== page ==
“Shortly after that, there will be a call for proposals from organizations that promote home ownership, early education, and provide opportunities for family engagement. It is exciting to see organizations receive funding as folks come together and continue community meetings,” said Davis.
District 10 Supervisor Shamann Walton, who serves as Board of Supervisors president, said he and Mayor Breed want Black-led organizations to dictate how resources are distributed from the City Reallocation Fund.
“I consider this to be our first step toward reparations. We are looking at this through a lens of equity. The funding is providing resources for people to thrive and see positive outcomes,” said Walton. “We have to work together to make sure the outcomes are real and are acknowledged.”
Through online conversations, African Americans defined funding categories and a grant schedule. Meetings were held in June and July, and at least once weekly between September and November, hosted by the Human Rights Commission. Occasionally, San Francisco Police Department officers participated in the gatherings, as Black community members or to listen to concerns about law enforcement practices.
Sergeant Michael Andraychak, SFPD public information officer, said recommendations from the Alternatives to Policing Steering Committee, a group formed by Mayor Breed last fall, were designed with community involvement in mind rather than from a law enforcement perspective.
“The Department’s participation thus far involves providing historical background, interpreting police data, and public safety concerns. This group is very enthusiastic about creating a system that would address calls for services which had been traditionally handled by the police. The approach is a holistic one, looking at socioeconomic issues, equity and inclusion, law reforms, housing, underserved communities, and systems of care already in place, among other challenges,” said Andraychak.
Nancy Crowley, San Francisco Sheriff’s Office communications specialist and media spokesperson, said her agency is committed to the City’s Racial and Social Equity Action Plan, which mandates that municipal expenditures be driven by equitable outcomes and accountability. SFSO has developed its own plan, Sheriff’s Alliance for Equity, which calls for advancing equity by reducing racial and ethnic-based disparities in SFSO’s activities.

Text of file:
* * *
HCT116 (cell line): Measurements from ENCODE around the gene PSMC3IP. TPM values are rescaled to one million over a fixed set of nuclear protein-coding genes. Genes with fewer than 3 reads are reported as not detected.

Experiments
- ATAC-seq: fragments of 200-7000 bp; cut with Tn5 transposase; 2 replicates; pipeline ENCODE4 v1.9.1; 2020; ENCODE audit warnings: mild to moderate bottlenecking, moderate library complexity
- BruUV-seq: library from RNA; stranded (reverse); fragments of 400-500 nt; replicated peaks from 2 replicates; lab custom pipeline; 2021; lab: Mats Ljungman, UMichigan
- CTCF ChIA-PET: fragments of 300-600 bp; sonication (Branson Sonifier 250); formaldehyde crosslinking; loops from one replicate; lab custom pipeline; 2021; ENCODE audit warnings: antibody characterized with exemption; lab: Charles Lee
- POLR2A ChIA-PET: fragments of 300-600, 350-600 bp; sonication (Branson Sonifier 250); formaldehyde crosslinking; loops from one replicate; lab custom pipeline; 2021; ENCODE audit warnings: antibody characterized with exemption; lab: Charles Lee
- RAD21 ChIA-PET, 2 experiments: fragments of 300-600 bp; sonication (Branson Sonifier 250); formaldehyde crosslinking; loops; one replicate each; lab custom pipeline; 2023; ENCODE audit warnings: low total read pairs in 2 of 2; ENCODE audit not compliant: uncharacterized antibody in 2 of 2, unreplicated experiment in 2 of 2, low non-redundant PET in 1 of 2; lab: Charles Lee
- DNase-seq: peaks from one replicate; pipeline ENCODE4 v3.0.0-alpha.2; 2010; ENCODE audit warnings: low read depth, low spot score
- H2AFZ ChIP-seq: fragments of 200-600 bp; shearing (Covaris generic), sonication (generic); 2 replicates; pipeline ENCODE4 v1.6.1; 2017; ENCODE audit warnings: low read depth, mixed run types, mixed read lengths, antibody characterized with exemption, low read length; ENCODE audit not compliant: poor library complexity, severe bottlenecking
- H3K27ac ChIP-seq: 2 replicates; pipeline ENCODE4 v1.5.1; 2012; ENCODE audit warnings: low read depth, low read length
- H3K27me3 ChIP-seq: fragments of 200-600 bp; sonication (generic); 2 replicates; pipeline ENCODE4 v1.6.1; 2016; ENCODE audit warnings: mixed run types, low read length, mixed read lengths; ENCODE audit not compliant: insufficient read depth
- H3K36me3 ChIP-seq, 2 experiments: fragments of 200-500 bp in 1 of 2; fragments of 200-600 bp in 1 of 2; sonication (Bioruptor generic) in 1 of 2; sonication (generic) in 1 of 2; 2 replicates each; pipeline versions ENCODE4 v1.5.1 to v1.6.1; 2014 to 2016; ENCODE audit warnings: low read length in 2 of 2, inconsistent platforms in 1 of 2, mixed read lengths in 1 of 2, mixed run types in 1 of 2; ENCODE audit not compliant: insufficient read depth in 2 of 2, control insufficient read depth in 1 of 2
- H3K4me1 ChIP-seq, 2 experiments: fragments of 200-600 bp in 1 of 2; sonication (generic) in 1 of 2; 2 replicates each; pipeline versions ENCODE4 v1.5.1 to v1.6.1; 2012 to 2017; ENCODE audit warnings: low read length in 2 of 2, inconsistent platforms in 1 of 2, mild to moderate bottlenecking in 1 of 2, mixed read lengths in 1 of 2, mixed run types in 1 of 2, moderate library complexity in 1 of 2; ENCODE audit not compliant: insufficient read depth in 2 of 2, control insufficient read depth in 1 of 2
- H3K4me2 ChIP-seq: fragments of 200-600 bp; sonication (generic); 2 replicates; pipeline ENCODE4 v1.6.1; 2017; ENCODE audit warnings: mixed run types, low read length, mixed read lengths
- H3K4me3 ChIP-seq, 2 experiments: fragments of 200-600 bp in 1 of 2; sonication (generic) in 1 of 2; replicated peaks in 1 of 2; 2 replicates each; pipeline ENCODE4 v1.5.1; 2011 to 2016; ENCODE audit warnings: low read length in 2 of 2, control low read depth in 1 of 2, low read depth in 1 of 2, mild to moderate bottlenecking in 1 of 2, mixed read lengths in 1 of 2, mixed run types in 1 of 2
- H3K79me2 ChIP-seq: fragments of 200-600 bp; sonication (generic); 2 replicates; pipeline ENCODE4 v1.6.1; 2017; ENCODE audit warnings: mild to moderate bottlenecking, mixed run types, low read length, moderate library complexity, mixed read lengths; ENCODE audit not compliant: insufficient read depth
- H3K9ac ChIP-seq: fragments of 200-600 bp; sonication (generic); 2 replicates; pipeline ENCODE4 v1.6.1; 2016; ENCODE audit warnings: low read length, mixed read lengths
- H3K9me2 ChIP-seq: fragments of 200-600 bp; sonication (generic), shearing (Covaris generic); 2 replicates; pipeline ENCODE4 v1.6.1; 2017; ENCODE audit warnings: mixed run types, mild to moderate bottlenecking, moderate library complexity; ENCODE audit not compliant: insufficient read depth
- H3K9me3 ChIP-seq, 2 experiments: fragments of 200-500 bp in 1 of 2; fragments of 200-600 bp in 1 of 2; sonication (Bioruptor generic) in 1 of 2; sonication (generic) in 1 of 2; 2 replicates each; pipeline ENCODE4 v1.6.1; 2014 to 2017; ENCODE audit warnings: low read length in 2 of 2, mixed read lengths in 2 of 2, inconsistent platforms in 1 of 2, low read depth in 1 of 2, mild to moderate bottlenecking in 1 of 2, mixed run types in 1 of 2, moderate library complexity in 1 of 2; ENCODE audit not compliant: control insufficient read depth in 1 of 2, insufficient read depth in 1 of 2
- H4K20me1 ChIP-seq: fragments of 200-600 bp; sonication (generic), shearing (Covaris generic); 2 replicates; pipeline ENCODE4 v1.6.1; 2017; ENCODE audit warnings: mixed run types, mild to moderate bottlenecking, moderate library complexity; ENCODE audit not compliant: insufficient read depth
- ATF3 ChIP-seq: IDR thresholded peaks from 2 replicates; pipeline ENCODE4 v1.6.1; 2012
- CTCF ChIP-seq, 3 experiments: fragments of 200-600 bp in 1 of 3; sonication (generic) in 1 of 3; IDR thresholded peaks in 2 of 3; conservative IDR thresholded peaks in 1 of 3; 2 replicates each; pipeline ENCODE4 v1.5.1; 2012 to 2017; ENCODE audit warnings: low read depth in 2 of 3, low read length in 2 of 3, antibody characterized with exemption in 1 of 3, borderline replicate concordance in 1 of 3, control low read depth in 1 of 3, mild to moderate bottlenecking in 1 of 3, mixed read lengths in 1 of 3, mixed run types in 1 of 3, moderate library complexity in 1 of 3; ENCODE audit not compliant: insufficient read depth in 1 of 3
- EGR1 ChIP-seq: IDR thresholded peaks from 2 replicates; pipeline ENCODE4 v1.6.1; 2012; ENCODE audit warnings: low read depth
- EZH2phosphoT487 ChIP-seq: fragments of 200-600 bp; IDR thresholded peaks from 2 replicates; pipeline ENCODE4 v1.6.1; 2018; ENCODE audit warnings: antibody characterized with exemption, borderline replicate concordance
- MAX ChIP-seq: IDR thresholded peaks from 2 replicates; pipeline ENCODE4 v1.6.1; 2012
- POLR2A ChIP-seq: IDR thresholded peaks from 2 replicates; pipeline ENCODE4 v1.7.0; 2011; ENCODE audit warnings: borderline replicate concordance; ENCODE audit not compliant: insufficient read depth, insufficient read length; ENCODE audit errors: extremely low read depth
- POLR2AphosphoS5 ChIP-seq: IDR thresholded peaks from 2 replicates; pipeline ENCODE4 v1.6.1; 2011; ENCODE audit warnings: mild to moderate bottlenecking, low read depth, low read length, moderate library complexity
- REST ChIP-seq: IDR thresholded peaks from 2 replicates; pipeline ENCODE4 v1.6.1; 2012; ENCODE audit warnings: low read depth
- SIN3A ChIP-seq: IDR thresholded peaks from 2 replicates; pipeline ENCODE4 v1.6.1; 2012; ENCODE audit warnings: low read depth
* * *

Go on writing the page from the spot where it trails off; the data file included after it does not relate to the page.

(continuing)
Phelicia Jones, founder of Wealth and Disparities in the Black Community, a grassroots organization that advocates for police accountability and reform, wants more resources to be dedicated to the Black community.
“One hundred and twenty million dollars spread out over two years, during a pandemic, is not going to create equity for all the disparities Black San Franciscans are suffering and have suffered in the past. The concerns that the Black community faces are long-term hardships. This is a work in progress,” said Jones. “They have known that Black folks have been concerned about these problems for decades. We want to see changes in how SFPD and SFSO do their jobs as soon as possible. A number of departments, including the Department of Public Health, Department of Children, Youth, and Their Families, and the Human Services Agency, have not done a good job of being equitable to the Black community. They have failed to provide adequate services for Black San Franciscans. Funding community organizations that can provide necessary services is appropriate.”
Melissa Hernandez, a member of the No New SF Jail Coalition, roughly 25 San Franciscans who want less policing and closure of the San Francisco County Jail, wants grants to be directed to help people with criminal convictions find housing and jobs.
“Right now, the jail is a hotbed for infection. The goal is to help people receive re-entry services that are meaningful and help them stay out,” said Hernandez.
“We borrowed against reserves to provide cash grants for shelter, food, and necessities for members of the Black trans community,” said Aria Sa’id, co-founder and executive director of The Transgender District, a nonprofit that serves the Tenderloin. “We are currently working to provide financial assistance, cultural programming, and funding for entrepreneurship and development among members of the Black trans community.”